Does Ryan have pure intentions with Jane?

Jeannotte: Let me ask you this: does JANE have pure intentions with Ryan? What are either of them hoping to get out of this? At first, at least, all they want is some fun sex, which is fine, obviously, as long as both of them are on the same page. What’s fun about watching the relationship between these two characters evolve is that neither of them knows where it’s headed. They THINK they know what they want from the other one, but as we learn, they’re both wrong.

It seemed at first like maybe Ryan was a jerk, or a casual misogynist, but as the audience is starting to see he’s not a two-dimensional caricature. He’s a decent guy, trying to be a better man. His column, even though it’s “just” for a men’s magazine, is one of the ways he tries to improve himself and the guys who read his work: by challenging male assumptions about women and relationships. He’s going to end up challenging Jane’s ideas as well. This is the great, dynamic thing about #Janestripe: they challenge each other.

What was your favorite scene to shoot?

Jeannotte: I can’t give anything away, but let’s just say, there’s an episode where a number of characters get stuck in the same place together for a stretch of time. There may or may not be alcohol and bad dancing involved. Those were some very fun nights of shooting.

After Reign finished shooting, what were you looking to do / what type of character were you looking for?

Jeannotte: I have a background in comedy; I’ve been working with a sketch and improv troupe for over 15 years. However, most of the film and TV work I’ve done has been dramatic. Certainly, ‘Reign’ was a hugely fun show to work on, but it was an intense, dramatic, life-or-death kind of storyline. Once that was over, I was really hoping to find something lighter… maybe a character who would smile bit more often! When ‘The Bold Type’ came along, it just felt perfect. It’s funny, but it’s also grounded in these real, relatable characters, and the comedy is a nice counterweight to the serious issues that the show tackles.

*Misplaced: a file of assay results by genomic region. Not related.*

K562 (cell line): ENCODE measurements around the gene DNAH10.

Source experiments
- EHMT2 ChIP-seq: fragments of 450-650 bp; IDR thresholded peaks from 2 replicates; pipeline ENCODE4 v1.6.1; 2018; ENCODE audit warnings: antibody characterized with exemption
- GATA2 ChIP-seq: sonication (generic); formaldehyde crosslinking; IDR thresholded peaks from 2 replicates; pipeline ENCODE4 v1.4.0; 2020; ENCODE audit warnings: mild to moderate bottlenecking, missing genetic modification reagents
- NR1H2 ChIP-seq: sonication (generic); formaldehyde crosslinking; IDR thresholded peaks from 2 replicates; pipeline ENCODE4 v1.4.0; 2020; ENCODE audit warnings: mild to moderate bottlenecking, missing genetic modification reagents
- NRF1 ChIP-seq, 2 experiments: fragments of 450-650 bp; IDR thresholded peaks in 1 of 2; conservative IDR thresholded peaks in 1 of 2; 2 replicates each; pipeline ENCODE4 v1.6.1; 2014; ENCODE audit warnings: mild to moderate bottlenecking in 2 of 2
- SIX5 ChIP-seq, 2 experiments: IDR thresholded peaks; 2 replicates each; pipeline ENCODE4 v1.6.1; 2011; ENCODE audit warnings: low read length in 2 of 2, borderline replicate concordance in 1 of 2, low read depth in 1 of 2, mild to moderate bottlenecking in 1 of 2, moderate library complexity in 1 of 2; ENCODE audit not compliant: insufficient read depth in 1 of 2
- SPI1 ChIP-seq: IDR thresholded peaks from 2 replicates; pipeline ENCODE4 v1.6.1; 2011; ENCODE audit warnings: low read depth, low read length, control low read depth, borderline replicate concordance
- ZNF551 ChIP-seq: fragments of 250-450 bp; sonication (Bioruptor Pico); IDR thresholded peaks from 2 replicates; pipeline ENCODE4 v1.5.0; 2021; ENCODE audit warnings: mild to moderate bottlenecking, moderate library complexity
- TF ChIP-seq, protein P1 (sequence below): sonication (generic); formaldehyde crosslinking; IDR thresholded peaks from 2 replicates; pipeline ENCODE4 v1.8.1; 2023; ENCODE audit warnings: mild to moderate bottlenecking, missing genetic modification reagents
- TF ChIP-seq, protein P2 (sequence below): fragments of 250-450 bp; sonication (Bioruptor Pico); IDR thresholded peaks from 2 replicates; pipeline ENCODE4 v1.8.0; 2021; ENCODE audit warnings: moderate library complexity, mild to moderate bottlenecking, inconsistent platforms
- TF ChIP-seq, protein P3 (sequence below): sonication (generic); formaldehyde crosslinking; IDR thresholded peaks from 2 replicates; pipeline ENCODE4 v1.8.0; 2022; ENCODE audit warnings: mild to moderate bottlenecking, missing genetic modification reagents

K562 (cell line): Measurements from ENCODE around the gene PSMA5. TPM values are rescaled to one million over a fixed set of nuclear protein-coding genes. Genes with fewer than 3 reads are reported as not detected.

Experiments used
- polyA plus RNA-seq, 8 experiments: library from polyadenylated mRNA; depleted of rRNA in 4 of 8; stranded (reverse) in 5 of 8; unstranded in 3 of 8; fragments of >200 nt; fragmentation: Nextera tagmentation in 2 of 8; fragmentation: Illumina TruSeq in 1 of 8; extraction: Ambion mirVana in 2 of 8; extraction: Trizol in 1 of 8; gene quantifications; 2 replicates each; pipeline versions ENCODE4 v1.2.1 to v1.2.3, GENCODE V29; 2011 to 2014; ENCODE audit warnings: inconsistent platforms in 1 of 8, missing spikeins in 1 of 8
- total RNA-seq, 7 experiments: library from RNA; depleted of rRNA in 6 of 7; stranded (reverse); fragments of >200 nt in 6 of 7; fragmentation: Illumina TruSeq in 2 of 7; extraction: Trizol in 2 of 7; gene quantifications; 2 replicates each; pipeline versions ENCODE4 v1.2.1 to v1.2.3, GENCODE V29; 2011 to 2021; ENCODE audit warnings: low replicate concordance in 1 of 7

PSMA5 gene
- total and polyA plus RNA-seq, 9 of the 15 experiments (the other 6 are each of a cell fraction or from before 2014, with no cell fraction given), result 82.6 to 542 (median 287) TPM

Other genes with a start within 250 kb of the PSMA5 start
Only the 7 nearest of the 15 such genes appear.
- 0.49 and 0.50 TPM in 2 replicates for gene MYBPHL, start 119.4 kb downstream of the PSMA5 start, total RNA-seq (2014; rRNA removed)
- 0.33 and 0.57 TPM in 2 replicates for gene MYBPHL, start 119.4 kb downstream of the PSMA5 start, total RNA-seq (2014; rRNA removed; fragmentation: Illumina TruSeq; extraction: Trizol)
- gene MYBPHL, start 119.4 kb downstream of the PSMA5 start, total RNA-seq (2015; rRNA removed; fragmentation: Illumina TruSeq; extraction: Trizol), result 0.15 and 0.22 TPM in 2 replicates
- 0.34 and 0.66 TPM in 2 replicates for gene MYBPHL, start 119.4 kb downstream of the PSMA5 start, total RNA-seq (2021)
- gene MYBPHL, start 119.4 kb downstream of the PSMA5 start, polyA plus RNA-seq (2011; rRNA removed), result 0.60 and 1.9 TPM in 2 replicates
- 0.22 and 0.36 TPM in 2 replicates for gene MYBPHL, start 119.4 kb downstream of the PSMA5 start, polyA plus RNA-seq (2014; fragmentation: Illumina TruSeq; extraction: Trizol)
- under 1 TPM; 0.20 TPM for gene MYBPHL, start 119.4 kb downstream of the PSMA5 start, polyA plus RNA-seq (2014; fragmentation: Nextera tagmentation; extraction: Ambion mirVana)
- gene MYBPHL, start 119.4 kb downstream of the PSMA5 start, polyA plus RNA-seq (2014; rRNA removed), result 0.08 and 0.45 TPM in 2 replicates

What is the atmosphere like on-set of The Bold Type? Who is the funniest of your co-stars?

Jeannotte: There was a real warm, enthusiastic vibe on set. From the producers and directors to the writers to the cast and crew, everyone was invested in making the show as good as it can be, which means everyone was open to each other’s ideas. There was a lot of collaboration, and the actors were given the freedom to ad-lib a bit, which is always fun.

All the main women — Meghann and Aisha and Katie — are very funny, always making me laugh and definitely cracking each other up! Some scenes took longer to shoot than they should have, just because people couldn’t keep straight faces… But I’d say the funniest person on set was probably Victor Nelli, our director/producer who was overseeing the whole season. He’d come up to us in between takes and whisper something to just one of the actors, then that actor would drop a whole new line into the middle of the scene which would catch us off guard or even make us crack up. He’s a prankster, that Victor!


  The Bold Type Review: O Hell No! (Season 1 Episode 1 & 2)



The Bold Type airs Tuesdays at 9/8c on Freeform. Follow Canary Sisters on Twitter!